II. RESEARCH DESIGN
A. The emotional and social behavioral of TBI patients will be assessed with questionnaires that are completed by both the patient and a close family member such as a spouse or parent.
Patients will also be asked to look at several different pictures where different emotions will be portrayed. The patients will be asked to answer what the emotion is and why they think that. The questionnaires as well as the results of the pictures will be compared to healthy groups of individuals.
III. DATA ANALYSIS and INTERPRETATION
A. The sample of TBI patients will be selected with the help of the VA hospital in order to ensure that there is a range of TBI severity -- from mild to severe -- and they will be of different age ranges. This study is going to use men only as there are more male soldiers sufferer from TBI as opposed to female soldiers. Also, there is worry that combining male and females may confuse the study as females and males tend to dramatically differ in the way they see and express their emotions. The healthy control group will be formed with volunteers who are considered emotionally stable and healthy based on questionnaires that will be created for this purpose. The healthy control group will also be asked to look at selected pictures in order to ensure that they are individuals who are able to see and feel empathy. Again, the group will consist of males only. TBI will be the independent variable for this study with other variables being level of empathy in TBI patients and their ability to feel it and see it in others.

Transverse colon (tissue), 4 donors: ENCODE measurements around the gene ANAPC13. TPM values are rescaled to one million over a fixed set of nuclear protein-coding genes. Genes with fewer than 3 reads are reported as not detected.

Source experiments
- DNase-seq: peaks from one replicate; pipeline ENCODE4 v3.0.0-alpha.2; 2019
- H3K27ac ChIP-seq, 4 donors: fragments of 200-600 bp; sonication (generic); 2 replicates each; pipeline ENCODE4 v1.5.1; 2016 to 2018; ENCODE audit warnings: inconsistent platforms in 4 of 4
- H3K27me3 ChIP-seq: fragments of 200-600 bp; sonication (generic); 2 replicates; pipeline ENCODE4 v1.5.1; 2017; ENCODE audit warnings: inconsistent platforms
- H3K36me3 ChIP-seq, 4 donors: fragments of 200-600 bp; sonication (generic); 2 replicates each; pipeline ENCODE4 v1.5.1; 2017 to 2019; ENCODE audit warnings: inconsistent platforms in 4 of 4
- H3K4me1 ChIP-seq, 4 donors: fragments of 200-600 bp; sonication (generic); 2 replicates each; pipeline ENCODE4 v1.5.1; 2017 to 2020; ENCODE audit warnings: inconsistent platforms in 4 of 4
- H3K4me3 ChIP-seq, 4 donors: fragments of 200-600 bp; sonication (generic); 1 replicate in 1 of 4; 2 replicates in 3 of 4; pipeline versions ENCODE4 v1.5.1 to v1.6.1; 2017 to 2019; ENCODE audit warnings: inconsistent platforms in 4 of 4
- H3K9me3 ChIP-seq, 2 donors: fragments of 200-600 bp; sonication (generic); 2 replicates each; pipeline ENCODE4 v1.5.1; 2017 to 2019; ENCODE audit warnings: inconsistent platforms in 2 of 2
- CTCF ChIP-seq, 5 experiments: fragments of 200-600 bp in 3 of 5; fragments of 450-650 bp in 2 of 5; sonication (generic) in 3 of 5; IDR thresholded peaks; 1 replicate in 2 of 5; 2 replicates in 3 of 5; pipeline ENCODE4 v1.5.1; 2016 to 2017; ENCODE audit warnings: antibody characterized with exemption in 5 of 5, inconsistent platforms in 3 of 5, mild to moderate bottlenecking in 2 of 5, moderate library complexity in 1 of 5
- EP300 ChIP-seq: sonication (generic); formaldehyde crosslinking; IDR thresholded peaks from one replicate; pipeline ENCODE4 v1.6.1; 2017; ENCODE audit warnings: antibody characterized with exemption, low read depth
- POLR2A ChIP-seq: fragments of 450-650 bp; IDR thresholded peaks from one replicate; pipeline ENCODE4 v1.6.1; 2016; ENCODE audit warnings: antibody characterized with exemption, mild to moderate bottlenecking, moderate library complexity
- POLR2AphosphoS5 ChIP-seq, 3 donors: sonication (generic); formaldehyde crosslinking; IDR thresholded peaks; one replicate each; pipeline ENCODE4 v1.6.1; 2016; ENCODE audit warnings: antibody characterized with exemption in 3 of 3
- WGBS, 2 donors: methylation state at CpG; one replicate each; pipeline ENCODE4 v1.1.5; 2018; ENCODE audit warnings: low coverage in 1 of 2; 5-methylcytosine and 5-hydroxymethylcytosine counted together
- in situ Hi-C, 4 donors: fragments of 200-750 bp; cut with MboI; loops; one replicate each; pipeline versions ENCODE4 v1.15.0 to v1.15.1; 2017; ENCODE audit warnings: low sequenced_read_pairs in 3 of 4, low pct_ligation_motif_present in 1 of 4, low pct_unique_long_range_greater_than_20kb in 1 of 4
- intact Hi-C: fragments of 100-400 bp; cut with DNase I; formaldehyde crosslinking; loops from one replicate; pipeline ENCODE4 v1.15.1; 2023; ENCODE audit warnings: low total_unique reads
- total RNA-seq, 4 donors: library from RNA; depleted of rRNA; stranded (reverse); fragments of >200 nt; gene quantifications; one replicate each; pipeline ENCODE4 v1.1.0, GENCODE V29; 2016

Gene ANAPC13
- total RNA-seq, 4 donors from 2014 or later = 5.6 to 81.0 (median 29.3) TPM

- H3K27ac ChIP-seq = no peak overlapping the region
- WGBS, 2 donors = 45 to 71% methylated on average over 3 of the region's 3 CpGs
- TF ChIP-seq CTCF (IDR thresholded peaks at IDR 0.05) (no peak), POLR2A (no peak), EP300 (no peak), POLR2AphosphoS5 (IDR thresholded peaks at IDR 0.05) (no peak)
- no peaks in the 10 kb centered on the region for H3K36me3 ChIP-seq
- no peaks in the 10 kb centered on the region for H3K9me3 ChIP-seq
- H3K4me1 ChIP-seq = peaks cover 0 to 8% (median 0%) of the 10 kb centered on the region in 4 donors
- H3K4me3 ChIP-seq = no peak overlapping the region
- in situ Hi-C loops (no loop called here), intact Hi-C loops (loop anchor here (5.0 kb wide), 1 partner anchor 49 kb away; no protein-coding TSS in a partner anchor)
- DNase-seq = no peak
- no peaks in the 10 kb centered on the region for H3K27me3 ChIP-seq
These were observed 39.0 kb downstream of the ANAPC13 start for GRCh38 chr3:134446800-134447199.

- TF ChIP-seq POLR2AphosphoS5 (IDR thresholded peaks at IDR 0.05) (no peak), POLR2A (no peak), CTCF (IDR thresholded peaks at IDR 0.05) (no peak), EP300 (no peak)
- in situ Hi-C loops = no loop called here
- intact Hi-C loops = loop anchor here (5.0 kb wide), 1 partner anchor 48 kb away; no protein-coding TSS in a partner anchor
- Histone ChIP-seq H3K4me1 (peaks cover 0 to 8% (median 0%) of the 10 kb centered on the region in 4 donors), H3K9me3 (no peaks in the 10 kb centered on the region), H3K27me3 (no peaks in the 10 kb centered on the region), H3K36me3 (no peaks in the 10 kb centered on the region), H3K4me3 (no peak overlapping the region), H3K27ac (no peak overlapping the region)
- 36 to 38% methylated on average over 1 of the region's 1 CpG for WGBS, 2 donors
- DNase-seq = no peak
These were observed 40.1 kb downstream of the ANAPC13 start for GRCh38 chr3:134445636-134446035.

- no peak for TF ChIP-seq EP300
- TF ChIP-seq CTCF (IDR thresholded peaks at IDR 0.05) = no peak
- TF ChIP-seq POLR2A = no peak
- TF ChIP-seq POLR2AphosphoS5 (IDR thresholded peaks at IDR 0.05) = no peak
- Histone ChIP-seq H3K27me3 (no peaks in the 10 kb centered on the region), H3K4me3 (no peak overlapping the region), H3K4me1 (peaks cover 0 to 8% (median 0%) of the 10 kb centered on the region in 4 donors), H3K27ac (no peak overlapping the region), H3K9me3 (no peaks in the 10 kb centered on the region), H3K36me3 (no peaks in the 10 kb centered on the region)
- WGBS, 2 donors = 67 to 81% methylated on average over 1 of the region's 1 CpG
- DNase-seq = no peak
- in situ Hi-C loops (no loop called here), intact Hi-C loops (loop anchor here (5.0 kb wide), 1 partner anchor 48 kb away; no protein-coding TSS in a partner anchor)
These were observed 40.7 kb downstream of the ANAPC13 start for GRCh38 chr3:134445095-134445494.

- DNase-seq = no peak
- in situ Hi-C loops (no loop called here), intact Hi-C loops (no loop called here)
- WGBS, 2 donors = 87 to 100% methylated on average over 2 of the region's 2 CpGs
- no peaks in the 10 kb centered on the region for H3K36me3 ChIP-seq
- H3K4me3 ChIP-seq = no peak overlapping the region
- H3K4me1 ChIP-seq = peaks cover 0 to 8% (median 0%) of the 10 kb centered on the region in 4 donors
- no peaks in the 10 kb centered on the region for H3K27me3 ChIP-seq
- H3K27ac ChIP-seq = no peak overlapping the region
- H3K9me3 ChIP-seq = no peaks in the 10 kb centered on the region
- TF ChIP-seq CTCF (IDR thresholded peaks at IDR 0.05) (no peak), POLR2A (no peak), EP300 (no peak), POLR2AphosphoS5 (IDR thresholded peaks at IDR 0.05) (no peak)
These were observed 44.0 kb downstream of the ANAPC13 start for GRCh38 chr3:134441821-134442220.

For individuals with TBI and other cognitive disorders, a loss in the ability to feel and see empathy is something that needs to be researched as related to distress caused by exposure to high-risk war situations.
Levin, H.S., Gary, H.E., Eisenberg, H.M., Ruff, R.M., Barth, J.T., & Kreutzer J. et al.
(1990). Neurobehavioral outcome 1-year after severe head injury experience of the Traumatic Coma Data Bank. J Neurosurg, 44: 699-709.
H.R. (2004) Employment following traumatic head injuries. Archives Neurol, 51:
Cifu, D.X., Keyser-Marcus, L., Lopez, E., Wehman, P., Kreutzer, J.S., & Englander, J. et
al. (1997). Acute predictors of successful return to work 1-year after traumatic brain injury: a multicenter analysis. Archive Phys Med Rehabil, 78: 125-31.
Corrigan, J.D., Smith-Knapp, K., & Granger, C.V. Outcomes in the first five years after traumatic brain injury. Brain injury, 9:11-20.
Gollaher, K., High, W., Sherer, M., Bergloff, P., Boake, C., & Young, M.E. et al. (1998)
Prediction of employment outcome one to three years following traumatic brain injury (TBI). Brain Injury, 12:255-63.
Novack, T.A., Bush, B.A., Meythaler, J.M., & Canupp, K. (2001). Outcome after traumatic brain injury: Pathway analysis of contributions from premorbid, injury severity, and recovery variables. Physical medicine and rehabilitation, 82